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Boscobel House and the Royal Oak in 360° CLICK HERE TO SEE THE 360° IMAGES
Boscobel House Boscobel House And The Royal Oak, Bishopswood
Boscobel Lane, Staffs ST19 9AR


Charles II hid in a nearby oak tree to here to avoid Oliver Cromwell’s patrols...
A view of Boscobel House
This English Heritage timber-framed house is fully restored and furnished with panelled rooms and secret hiding places.
Charles II hid in the house (and nearby tree!) to avoid capture by Cromwell after the Battle of Worcester when he was defeated.

Information: 01902 850244.
Website & admission details: www.english-heritage.org.uk

Oscar the Cat   Oscar the Cat
Boscobel House is home to a white cat with a rather unique story. Oscar apparently arrived at the house in the engine of a visitor's car, and he wasn't even the visitor's cat! He was adopted by the staff that look after the house. He's now established himself as the resident 'House Cat' and visitors can often see him relaxing around the grounds. The little scamp also managed to get into one of the 360° images below...

A right Royal Oak...

We visited Boscobel House on the Staffordshire/Shropshire border and these are the 360° panoramic pictures we took:

View of Boscobel House

View of the barns, outbuildings and Oscar

View of the gardens of Boscobel House (1)

View of the gardens of Boscobel House (2)

On the way to the 'Royal Oak'

View of the 'Royal Oak'

All photographs were taken with the kind permission of English Heritage
The BBC is not responsible for the content of external websites

History
Nobody is quite sure when the house was built but estimates place the date at around 1632 when landowner John Gifford of Whiteladies converted a timber-framed farmhouse into a hunting lodge.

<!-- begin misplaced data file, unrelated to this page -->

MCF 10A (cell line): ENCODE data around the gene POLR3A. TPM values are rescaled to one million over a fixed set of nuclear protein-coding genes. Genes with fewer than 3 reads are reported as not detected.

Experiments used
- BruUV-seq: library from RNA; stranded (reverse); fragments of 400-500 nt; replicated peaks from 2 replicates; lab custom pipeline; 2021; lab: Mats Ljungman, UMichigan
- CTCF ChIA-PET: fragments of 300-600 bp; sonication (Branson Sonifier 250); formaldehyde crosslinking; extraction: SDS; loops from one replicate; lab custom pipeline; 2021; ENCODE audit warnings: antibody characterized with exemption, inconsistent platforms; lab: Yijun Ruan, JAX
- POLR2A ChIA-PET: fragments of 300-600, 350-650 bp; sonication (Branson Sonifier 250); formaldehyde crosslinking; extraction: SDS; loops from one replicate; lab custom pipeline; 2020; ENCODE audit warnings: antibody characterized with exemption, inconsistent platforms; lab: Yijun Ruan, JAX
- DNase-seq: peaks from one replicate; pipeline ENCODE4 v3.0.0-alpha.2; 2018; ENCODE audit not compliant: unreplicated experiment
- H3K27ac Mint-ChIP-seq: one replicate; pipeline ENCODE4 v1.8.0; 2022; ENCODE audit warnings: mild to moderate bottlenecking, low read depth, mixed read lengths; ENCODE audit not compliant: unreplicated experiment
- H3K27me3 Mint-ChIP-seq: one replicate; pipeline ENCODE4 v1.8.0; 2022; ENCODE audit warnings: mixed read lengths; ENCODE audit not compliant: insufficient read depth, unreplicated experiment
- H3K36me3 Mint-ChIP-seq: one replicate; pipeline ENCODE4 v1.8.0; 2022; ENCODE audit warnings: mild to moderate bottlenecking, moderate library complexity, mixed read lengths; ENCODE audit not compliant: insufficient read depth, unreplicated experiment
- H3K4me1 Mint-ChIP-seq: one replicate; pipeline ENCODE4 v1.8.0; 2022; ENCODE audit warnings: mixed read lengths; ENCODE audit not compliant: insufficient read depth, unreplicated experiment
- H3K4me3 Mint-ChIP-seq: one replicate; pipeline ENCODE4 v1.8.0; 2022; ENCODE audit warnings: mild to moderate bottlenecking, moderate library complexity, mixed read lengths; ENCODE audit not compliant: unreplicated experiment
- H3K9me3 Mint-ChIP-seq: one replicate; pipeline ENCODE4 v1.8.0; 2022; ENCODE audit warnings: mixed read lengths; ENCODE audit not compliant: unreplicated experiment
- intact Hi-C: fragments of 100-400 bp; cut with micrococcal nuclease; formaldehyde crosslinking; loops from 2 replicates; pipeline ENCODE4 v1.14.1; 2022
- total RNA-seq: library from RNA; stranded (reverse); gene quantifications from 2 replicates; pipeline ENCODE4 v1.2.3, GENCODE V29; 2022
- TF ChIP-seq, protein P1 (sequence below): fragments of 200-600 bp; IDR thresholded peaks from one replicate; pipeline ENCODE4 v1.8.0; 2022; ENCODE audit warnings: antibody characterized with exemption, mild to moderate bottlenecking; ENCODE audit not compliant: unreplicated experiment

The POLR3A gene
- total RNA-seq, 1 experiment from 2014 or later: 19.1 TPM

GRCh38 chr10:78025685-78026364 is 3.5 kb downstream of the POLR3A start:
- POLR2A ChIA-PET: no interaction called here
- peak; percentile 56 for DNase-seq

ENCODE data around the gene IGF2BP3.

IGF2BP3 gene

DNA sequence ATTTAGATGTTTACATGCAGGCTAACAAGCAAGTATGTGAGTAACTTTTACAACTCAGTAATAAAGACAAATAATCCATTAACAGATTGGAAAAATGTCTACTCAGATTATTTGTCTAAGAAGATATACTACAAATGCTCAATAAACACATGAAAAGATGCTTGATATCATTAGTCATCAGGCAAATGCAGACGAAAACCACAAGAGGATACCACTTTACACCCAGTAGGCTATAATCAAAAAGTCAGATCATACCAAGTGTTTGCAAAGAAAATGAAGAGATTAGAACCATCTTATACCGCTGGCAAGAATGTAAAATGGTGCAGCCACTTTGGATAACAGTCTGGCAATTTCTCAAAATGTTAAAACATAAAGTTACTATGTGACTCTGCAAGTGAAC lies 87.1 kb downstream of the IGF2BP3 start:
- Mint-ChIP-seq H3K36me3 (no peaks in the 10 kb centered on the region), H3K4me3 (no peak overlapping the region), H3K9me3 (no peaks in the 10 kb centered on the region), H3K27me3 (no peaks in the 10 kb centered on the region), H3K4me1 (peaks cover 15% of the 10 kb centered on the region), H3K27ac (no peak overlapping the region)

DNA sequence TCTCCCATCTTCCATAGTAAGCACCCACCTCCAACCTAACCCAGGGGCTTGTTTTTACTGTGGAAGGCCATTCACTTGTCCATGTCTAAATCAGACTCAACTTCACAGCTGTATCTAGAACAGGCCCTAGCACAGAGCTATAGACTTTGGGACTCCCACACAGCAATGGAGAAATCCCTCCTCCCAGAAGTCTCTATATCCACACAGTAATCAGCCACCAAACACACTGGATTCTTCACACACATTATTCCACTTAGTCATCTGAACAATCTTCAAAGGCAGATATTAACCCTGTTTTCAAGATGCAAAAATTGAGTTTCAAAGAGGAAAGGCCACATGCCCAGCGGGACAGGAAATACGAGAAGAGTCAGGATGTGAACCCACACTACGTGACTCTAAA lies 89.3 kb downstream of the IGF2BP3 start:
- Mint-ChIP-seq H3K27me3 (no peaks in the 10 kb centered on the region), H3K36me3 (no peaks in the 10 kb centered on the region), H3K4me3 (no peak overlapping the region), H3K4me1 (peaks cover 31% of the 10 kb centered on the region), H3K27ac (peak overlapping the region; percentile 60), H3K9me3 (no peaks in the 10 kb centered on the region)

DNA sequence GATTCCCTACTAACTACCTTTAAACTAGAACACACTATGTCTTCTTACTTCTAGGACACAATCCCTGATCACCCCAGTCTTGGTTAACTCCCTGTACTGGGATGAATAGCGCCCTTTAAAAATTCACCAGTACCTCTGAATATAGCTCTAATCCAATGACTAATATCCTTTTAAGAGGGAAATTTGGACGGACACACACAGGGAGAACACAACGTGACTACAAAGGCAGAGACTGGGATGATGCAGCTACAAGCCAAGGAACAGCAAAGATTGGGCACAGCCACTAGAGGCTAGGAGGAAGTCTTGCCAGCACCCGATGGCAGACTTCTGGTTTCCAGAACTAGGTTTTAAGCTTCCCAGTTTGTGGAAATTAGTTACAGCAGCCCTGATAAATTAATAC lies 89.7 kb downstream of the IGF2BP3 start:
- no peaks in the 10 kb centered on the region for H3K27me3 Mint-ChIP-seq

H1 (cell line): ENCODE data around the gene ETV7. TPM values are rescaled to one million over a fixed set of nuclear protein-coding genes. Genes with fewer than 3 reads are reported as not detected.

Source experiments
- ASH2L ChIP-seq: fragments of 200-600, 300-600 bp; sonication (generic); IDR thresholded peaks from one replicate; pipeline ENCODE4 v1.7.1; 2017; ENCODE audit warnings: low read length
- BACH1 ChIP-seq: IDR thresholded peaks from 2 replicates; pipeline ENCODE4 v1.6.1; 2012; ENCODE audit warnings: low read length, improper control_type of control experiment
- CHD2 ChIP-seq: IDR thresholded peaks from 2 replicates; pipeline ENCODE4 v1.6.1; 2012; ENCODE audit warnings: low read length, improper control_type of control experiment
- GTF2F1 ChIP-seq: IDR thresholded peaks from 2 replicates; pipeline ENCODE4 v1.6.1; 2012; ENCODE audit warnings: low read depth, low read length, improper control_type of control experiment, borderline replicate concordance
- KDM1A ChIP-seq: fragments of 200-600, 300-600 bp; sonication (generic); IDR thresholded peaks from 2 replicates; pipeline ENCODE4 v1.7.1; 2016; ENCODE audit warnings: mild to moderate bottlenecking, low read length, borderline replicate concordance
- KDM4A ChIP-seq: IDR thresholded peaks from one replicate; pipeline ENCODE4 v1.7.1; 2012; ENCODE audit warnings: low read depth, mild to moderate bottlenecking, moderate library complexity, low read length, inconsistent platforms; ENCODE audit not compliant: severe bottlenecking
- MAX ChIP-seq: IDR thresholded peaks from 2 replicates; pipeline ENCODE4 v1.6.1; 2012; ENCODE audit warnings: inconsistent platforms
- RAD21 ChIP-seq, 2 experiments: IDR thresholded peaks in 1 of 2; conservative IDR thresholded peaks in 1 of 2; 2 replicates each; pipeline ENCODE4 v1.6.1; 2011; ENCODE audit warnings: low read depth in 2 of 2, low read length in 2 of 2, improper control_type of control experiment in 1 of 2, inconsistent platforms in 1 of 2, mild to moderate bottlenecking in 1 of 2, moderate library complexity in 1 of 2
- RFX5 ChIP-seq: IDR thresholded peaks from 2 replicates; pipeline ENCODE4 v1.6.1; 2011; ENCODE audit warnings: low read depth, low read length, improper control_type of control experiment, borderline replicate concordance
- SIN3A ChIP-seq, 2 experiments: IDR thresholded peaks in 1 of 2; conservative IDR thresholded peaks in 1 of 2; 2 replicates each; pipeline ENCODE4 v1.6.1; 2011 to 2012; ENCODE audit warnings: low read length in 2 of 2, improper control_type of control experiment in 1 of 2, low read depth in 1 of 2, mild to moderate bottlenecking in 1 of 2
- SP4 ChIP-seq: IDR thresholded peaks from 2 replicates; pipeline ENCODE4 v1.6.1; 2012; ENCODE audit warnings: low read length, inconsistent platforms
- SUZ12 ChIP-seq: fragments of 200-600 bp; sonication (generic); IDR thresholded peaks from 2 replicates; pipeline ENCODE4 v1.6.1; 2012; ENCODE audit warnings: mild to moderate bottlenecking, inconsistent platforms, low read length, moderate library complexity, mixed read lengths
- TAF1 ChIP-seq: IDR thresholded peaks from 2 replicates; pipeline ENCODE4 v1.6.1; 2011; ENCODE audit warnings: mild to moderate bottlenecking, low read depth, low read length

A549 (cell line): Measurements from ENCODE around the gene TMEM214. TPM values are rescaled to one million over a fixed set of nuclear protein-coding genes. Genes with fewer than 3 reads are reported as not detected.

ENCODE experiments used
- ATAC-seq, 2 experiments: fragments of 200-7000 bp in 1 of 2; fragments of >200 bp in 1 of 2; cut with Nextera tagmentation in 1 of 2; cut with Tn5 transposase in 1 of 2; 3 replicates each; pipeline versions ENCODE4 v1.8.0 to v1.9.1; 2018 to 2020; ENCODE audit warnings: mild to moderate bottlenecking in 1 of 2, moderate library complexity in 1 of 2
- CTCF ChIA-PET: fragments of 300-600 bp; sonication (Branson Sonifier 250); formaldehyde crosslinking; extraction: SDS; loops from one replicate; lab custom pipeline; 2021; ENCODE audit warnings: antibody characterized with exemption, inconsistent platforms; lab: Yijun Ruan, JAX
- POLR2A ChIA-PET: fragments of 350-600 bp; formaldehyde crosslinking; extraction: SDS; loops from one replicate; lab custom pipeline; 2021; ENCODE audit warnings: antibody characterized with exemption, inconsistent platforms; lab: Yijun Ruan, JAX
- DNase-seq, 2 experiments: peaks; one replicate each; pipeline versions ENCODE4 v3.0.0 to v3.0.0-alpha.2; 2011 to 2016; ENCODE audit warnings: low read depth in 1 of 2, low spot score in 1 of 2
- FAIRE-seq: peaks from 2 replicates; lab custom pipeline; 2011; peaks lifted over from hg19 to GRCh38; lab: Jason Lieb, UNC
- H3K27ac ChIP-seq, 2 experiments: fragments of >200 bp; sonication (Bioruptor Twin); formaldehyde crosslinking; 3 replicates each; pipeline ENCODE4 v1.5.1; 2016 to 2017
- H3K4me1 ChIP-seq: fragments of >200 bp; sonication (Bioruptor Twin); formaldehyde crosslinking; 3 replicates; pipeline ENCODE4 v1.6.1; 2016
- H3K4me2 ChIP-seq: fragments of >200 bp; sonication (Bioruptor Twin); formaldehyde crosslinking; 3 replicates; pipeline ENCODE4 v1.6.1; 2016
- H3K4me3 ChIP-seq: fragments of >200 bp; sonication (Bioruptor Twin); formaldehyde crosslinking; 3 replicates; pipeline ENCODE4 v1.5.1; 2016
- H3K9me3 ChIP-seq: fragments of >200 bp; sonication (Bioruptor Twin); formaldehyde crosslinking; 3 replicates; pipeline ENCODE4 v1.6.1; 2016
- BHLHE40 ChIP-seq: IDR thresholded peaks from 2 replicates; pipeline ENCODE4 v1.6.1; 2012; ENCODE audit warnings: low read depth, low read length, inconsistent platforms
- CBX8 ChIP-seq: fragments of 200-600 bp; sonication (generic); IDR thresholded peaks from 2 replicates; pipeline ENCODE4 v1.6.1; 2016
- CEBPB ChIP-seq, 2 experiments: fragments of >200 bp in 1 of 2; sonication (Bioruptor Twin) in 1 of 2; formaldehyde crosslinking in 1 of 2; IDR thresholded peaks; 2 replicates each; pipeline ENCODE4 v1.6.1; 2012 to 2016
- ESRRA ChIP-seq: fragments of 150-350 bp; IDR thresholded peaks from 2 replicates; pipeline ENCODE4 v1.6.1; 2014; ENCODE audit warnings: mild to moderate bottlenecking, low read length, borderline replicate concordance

Gifford called the new hunting lodge 'Boscobel House' which is believed to come from the Italian phrase 'bosco bello' meaning 'in the midst of fair woods'. Back then, Boscobel House was surrounded by dense woodlands.

A key moment in history
The Gifford family were Catholics and, at that time, the Catholic religion was outlawed. The house itself served as a secret place for the shelter of Catholics in England and there were numerous priest-holes and hiding places dotted around the premises. This secret purpose of the house was to play a key part in the history of the country.

Charles II made an attempt to regain the throne from the parliamentary forces controlled by Oliver Cromwell. However, the final conflict of this Civil War at Worcester saw Charles defeated and forced to flee for his life.

Cromwell's patrols scoured the countryside for Charles II and he sought refuge at Boscobel House. He hid in a nearby oak tree from where he could see the patrols searching for him. The tree famously became known as 'The Royal Oak'.

After several hours, Charles moved to the house and hid in a priest-hole in the attic. Eventually, he managed to escape to safety in France. Charles II remained in exile there until 1660 when he was restored to the throne following the death of Cromwell two years earlier.

When he returned to England, King Charles revealed the story of his daring escape from Cromwell's forces and the important part played by in it by Boscobel House.

360°
Contents
The Roaches

Click here for 360° Staffordshire Index

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Click here for the 360 top ten
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Click here for Boscobel House

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Click here for Saint Giles

Click here for Lichfield Cathedral

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